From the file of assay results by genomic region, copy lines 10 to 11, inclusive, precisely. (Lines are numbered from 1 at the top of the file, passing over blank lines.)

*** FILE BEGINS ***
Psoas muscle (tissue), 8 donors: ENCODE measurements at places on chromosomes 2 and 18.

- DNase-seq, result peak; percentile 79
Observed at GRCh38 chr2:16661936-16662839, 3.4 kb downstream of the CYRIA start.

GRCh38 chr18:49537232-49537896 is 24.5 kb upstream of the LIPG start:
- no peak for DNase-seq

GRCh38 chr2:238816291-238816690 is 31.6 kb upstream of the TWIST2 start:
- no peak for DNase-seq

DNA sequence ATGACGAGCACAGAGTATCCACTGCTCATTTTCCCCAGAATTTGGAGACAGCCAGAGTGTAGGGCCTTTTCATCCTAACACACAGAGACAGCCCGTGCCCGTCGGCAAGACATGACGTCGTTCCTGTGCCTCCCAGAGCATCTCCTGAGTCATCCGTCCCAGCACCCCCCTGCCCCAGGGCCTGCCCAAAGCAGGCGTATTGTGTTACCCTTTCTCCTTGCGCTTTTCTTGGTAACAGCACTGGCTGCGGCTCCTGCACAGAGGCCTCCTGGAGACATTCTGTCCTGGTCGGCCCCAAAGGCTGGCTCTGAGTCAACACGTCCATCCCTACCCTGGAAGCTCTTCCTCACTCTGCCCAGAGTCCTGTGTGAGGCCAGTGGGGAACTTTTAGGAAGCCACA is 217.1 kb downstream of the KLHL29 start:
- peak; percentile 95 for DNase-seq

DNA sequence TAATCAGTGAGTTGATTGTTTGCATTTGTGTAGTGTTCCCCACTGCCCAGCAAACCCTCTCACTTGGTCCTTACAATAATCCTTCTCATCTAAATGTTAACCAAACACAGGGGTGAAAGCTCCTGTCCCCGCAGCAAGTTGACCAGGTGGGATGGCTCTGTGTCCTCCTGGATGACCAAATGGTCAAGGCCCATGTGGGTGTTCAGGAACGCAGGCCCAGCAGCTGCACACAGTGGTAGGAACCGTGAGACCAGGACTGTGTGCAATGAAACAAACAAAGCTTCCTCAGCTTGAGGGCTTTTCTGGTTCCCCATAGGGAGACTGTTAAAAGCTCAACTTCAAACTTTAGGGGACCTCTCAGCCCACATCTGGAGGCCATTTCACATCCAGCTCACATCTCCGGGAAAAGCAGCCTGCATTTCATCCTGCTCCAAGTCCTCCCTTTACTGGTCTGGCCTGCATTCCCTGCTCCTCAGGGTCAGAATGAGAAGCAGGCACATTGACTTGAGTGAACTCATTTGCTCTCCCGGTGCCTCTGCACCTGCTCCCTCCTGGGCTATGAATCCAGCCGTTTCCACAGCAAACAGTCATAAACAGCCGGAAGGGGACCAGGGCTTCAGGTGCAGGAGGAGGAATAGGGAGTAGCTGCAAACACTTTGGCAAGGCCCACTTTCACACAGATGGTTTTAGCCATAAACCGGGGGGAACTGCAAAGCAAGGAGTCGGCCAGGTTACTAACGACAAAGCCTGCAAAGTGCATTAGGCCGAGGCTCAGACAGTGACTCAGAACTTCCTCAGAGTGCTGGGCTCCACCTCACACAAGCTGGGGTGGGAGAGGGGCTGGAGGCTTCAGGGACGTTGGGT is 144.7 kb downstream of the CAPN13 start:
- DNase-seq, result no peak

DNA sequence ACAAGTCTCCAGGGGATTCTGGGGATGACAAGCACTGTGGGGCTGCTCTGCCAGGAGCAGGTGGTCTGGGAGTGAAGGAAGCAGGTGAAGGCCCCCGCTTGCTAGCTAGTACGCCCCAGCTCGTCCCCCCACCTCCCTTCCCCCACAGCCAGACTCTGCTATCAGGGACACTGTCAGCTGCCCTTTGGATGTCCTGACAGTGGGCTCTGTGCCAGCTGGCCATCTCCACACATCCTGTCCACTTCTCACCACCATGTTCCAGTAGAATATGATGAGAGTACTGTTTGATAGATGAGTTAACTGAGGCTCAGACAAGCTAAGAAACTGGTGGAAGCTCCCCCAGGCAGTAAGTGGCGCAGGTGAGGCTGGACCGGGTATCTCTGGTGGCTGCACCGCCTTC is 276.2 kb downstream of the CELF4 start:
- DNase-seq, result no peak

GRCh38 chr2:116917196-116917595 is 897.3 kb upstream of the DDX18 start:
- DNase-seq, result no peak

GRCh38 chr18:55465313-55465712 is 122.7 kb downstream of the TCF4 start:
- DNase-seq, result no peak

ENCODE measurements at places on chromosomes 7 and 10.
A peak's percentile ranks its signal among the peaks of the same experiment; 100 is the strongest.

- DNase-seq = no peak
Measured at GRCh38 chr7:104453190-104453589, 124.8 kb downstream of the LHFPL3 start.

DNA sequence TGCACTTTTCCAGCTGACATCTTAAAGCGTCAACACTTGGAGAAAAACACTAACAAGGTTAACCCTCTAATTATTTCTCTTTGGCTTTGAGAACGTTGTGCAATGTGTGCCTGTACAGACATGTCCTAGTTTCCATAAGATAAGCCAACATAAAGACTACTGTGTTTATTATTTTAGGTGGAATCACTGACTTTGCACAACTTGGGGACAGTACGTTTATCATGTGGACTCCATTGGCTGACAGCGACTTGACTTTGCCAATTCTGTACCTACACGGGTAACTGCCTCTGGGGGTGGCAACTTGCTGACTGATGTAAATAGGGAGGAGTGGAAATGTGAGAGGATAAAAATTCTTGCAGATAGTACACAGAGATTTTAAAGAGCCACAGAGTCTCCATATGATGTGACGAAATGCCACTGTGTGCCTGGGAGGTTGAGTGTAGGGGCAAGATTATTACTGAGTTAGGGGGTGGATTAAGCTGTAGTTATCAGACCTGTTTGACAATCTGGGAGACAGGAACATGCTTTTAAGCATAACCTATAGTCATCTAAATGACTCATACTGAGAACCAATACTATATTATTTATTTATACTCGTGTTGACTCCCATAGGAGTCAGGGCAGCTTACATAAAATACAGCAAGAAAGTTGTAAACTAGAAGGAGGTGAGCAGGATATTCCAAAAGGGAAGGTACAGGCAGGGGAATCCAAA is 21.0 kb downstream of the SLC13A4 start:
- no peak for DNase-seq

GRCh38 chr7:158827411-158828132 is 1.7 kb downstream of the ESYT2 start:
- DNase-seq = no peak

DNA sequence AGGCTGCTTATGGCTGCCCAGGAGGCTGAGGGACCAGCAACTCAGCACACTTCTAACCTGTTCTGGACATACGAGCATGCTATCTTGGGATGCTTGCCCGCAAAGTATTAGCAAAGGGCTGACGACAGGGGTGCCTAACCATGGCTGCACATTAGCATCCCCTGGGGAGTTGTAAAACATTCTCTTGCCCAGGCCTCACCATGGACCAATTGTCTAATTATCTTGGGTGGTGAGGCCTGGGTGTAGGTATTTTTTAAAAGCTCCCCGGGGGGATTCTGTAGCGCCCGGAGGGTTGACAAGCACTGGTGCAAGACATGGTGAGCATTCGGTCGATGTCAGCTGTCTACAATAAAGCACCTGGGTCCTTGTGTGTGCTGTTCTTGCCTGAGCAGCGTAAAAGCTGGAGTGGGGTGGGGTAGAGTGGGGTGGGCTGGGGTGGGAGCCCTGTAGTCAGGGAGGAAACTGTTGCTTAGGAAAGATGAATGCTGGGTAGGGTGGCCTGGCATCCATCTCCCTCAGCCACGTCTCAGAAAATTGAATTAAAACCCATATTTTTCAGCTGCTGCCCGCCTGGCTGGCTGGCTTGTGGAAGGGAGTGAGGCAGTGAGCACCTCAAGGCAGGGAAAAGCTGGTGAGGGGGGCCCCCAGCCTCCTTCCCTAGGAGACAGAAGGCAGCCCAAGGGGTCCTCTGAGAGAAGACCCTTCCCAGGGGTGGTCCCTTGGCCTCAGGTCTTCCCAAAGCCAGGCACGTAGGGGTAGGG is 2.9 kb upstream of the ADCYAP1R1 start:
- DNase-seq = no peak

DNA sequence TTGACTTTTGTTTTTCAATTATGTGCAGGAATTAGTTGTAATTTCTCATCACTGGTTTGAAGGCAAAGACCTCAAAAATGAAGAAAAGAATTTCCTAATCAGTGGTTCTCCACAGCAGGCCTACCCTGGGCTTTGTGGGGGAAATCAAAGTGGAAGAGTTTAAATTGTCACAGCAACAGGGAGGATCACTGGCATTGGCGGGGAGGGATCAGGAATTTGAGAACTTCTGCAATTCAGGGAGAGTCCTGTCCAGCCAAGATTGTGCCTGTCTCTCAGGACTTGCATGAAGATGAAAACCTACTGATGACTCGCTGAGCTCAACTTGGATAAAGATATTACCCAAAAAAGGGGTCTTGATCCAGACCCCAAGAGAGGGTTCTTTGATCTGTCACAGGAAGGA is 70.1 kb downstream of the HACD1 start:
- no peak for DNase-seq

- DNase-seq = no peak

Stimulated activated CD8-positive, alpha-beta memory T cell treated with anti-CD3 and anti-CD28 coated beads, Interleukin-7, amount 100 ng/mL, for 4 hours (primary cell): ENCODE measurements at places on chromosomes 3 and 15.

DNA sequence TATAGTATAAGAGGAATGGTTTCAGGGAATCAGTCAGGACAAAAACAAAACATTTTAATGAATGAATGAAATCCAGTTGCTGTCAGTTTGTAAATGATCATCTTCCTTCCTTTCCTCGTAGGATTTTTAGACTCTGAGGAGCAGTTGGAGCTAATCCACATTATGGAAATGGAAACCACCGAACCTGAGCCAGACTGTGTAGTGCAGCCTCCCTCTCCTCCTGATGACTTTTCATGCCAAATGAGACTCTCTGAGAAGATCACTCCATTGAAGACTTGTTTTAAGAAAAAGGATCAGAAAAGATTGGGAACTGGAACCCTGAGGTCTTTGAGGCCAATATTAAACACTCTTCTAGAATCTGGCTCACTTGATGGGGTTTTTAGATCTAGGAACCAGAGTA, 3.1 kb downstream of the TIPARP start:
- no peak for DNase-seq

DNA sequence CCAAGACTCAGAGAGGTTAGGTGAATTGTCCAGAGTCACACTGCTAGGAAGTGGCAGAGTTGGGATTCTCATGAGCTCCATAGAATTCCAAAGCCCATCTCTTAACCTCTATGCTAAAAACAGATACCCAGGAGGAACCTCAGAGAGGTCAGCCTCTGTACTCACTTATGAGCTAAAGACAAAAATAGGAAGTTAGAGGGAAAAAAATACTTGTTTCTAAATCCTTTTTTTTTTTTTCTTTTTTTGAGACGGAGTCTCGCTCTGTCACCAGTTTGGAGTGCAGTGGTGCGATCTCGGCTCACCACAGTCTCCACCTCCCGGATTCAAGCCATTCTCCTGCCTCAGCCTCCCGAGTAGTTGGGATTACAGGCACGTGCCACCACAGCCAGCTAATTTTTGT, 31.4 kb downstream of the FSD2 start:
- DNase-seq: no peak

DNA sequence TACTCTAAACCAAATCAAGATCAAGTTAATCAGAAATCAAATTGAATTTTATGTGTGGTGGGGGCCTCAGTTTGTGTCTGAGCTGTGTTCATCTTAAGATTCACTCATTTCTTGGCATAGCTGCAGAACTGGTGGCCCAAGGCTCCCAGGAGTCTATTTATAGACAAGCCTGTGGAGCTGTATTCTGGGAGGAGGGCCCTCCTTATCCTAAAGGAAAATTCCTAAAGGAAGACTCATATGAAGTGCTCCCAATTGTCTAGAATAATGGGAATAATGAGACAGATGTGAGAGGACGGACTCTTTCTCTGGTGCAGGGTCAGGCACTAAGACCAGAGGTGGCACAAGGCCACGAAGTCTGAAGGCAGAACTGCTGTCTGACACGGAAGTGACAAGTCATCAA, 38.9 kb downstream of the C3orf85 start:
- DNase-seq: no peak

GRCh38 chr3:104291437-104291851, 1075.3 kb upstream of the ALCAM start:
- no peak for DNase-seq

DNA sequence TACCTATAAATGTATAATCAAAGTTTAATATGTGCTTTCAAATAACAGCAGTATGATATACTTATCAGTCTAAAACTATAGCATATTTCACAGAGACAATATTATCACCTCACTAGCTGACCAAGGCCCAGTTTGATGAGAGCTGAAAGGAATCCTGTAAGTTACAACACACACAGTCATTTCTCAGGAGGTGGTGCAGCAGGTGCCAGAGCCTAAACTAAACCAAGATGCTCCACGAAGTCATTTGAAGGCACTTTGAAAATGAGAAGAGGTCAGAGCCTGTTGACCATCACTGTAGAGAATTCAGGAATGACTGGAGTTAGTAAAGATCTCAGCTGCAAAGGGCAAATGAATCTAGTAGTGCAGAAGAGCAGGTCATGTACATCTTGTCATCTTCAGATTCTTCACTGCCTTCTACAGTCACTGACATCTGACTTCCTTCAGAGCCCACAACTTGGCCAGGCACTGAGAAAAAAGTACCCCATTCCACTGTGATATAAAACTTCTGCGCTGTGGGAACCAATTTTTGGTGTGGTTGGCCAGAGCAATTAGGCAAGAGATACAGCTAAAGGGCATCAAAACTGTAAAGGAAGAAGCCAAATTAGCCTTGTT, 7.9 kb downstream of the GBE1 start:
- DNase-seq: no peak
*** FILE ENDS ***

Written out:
DNA sequence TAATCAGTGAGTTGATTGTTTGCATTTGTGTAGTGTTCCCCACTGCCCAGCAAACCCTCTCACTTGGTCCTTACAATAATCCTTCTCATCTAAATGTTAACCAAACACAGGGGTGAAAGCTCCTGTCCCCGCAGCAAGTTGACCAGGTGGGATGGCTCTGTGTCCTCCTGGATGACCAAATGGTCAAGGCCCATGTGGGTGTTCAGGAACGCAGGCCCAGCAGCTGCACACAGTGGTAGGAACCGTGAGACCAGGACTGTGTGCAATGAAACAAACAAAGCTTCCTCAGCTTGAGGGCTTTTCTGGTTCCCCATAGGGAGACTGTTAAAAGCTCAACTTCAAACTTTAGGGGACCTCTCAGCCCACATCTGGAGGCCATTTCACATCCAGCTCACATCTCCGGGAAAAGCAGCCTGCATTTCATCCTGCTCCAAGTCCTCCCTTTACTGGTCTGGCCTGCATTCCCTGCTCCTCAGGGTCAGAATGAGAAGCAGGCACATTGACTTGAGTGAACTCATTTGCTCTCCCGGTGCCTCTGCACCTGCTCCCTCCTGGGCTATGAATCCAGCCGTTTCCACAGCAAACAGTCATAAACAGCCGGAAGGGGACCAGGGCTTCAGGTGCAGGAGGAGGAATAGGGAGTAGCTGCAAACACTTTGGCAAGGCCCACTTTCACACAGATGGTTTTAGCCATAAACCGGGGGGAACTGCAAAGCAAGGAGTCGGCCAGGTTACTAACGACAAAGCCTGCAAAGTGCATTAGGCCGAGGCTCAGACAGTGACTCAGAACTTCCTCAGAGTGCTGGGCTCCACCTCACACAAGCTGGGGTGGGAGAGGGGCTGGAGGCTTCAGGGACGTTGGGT is 144.7 kb downstream of the CAPN13 start:
- DNase-seq, result no peak